Guest speaker Vice Adm. Jeffrey Trussler discusses his Cherokee Heritage during NAVAIR’s Native American Indian Heritage Month event
“My father, mother and grandparents, the way of life in North East Oklahoma, the values I grew up with, the blue collar work ethic, the cultural influence of the Native American Indian, all were part of the fabric that helped me get to where I am today,” said Vice Adm. Jeffrey Trussler, deputy chief of Naval Operations for Information Warfare and director of Naval Intelligence.
Trussler was the guest speaker at Naval Air Systems Command’s (NAVAIR) Native American Indian Heritage Month event held in-person Nov. 16 at Patuxent River, Maryland, and livestreamed to all sites. He spoke to the theme “Celebrating Respect, Culture and Education,” focusing on the history of Native Americans.
Trussler was commissioned at the Officer Candidate School in Newport, Rhode Island, in 1985. Considering himself a “submariner,” among other commissions, he served as a division officer on USS Honolulu, an engineer officer on USS Tennessee, and an executive officer on USS Columbus. He commanded USS Maryland and was the first commander of Task Force 69 for the U.S. 6th Fleet in Naples, Italy.
Trussler is a native of Cherokee Nation. He was raised in Ottawa County, Oklahoma, the location of the Nine Tribes of Ottawa County. The nine tribes consist of Cherokee, Eastern Shawnee, Miami, Modoc, Ottaway, Peoria, Quapaw, Seneca-Cayuga and Wyandotte. But it was only recently that he began to research the history of where he grew up.
“It wasn’t until 2008 or 2009 when I started digging into my history,” he said. “I think everyone should look back into their heritage. Unless both your grandparents immigrated here it would be hard for you not to have Native American heritage.”
His four times great grandmother, Judith McGhee, settled in Oklahoma before the Civil War. She eventually married a Scottish trader, and was known by her Cherokee name “Tsu Ta” Cochran. She died during the Civil War, as her family fought for the Confederacy.
According to Trussler, the makeup of Oklahoma constantly changed as settlers moved west.
“Native Americans were open to learning to read, write and speak English,” he said. “Some of the tribes welcomed the missionaries to come and set up schools. There was a lot of trade. There was already a lot of intermixing between Native Americans, African slaves and the nearby settlers.”
According to Trussler, there was a split within the Cherokee Nation in the early 1800s when some made a deal – The New Echota Treaty of May 1836 – that did not represent the wishes of the whole tribe. This treaty initiated the removal of approximately 16,000 Cherokee Indians from the homes in Alabama and Georgia to Oklahoma, otherwise known as Indian Territory.
He also discussed the Indian removal act of 1830, which forced the relocation of Native Americans to Oklahoma, what is now known as the Trail of Tears. Approximately 100,000 indigenous people were forced from their homes, including Cherokee, Creek, Chickasaw, Choctaw and Seminole tribes.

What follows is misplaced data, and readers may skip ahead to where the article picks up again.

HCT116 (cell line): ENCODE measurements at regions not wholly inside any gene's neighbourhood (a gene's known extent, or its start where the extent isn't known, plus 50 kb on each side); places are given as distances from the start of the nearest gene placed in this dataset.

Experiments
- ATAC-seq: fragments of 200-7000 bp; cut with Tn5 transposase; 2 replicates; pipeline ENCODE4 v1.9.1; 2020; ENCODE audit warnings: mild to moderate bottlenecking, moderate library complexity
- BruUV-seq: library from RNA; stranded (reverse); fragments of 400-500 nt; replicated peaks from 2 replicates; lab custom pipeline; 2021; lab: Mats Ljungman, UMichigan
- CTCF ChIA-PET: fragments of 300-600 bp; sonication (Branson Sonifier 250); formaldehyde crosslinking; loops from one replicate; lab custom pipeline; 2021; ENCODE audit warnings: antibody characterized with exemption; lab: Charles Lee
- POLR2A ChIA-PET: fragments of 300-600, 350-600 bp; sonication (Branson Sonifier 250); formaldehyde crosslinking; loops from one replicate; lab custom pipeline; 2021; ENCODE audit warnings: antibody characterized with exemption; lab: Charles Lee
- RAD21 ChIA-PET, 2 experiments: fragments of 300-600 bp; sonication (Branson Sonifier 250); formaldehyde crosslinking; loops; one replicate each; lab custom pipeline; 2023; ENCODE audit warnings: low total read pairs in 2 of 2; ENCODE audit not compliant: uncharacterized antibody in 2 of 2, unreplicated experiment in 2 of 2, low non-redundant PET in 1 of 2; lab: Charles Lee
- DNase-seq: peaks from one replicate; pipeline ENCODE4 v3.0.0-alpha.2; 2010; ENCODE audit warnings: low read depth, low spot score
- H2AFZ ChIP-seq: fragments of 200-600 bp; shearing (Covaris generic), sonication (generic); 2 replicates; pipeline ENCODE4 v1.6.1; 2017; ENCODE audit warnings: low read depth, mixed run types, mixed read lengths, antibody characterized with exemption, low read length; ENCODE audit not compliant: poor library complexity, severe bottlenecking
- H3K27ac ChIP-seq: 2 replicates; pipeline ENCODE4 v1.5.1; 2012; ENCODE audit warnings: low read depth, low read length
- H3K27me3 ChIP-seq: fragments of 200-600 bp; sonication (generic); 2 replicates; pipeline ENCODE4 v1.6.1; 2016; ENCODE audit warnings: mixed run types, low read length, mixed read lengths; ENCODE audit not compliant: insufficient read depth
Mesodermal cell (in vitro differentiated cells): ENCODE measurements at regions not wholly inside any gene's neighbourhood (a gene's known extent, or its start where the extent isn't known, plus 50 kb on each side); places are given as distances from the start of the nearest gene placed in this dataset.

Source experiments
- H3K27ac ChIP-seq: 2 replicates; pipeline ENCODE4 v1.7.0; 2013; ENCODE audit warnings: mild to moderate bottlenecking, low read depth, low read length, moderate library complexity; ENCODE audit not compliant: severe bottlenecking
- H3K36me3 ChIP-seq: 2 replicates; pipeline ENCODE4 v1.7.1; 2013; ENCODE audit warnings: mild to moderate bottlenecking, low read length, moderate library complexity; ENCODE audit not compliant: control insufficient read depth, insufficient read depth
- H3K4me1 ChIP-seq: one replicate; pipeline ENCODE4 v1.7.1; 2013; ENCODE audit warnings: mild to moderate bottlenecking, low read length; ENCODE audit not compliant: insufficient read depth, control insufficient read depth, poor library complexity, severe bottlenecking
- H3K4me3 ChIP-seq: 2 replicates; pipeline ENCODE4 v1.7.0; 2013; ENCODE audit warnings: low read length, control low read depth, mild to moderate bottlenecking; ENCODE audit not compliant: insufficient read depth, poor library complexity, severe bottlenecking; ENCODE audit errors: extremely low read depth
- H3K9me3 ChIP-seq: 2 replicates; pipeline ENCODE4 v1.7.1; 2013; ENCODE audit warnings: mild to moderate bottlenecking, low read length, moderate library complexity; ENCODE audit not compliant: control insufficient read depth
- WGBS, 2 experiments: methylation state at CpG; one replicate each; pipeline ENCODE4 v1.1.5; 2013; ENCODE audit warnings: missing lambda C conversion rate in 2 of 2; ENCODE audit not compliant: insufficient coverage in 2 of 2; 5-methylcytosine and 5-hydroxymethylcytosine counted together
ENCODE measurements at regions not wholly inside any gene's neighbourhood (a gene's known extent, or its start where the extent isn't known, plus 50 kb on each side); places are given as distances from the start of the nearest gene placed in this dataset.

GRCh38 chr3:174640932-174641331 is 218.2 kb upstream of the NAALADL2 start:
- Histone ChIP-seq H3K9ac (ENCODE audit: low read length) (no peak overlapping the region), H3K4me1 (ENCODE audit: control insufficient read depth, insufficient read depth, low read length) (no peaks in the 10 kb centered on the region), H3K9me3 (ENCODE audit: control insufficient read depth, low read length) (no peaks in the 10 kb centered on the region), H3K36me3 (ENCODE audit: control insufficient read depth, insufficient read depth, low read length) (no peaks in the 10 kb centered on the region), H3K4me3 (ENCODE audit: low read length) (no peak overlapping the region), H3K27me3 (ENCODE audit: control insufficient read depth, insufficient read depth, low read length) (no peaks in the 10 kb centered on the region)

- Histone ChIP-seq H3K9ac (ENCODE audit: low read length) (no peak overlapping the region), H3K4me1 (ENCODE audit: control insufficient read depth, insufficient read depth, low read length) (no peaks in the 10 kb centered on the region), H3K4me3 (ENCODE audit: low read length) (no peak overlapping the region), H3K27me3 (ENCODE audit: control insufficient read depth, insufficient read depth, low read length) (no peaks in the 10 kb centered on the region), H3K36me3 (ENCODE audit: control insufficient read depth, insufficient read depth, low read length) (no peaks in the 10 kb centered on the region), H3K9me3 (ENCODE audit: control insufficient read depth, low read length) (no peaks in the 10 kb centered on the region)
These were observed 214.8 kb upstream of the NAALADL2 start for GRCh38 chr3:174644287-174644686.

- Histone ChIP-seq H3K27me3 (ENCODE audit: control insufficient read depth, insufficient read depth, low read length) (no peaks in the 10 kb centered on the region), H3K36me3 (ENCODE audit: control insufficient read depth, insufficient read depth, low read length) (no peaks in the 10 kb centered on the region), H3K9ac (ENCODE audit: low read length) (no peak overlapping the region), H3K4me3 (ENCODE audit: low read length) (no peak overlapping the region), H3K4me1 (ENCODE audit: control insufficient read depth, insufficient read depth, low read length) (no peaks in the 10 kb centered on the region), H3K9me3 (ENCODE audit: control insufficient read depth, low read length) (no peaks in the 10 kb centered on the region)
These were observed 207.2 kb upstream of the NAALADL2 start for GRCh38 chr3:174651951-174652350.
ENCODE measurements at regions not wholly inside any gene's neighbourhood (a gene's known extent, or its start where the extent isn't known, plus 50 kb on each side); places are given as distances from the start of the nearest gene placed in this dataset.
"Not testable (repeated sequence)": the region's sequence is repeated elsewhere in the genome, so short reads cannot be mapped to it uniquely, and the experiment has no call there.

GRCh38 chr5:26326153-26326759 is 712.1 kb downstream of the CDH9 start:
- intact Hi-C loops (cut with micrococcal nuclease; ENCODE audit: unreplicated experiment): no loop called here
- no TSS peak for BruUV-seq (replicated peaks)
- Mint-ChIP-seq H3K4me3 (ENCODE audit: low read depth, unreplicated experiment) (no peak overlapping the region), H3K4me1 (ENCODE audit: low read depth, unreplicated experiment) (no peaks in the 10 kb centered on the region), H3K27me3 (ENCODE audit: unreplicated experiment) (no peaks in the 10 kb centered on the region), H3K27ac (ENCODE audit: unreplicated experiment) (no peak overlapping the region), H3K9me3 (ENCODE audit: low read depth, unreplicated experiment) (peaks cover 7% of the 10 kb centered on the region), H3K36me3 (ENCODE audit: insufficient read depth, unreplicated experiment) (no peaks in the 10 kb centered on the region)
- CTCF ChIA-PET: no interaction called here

“It’s a messy, complicated story,” he said.
Trussler also discussed the history of Native Americans in the military. It was a “fascinating part of my journey,” he said.
Trussler discussed Adm. Joseph James “Jocko” Clark, who was a member of the Cherokee Nation and commanded aircraft carriers during World War II.
“He is the first Native American graduate of the United States Naval Academy and became one of the first naval aviators,” he said. “He retired as a four star admiral.”
Ernest Evans was the commanding officer of USS Johnston, also of Cherokee and Creek Nations from Oklahoma. He posthumously received the Medal of Honor for his actions during the Battle off Samar in World War II. The battle was one of the largest naval battles in history, which took place in the Philippine Sea off Samar Island in 1944. USS Johnson was sunk and Evans was killed during the battle.
“In the rear without order, Evans ordered his ship right into the force against Japanese battleships and cruisers,” said Trussler. “That action so confused the Japanese they backed off because they thought there was something going on that they couldn’t see.”
Tressler concluded his presentation by stating, “We are the most diverse country in the world and a big piece of that is the people that were here first.”
The Native American Indian Heritage Month event was recorded and is available for viewing here.
National American Indian Heritage Month is observed during the month of November each year. The observance recognizes American Indians for their respect for natural resources and the Earth, having served with valor in our nation's conflicts and for their many distinct and important contributions to the United States.
For more information on NAVAIR’s diversity and inclusion initiatives, visit https://jobs.navair.navy.mil/NAVAIR-Diversity-Inclusion.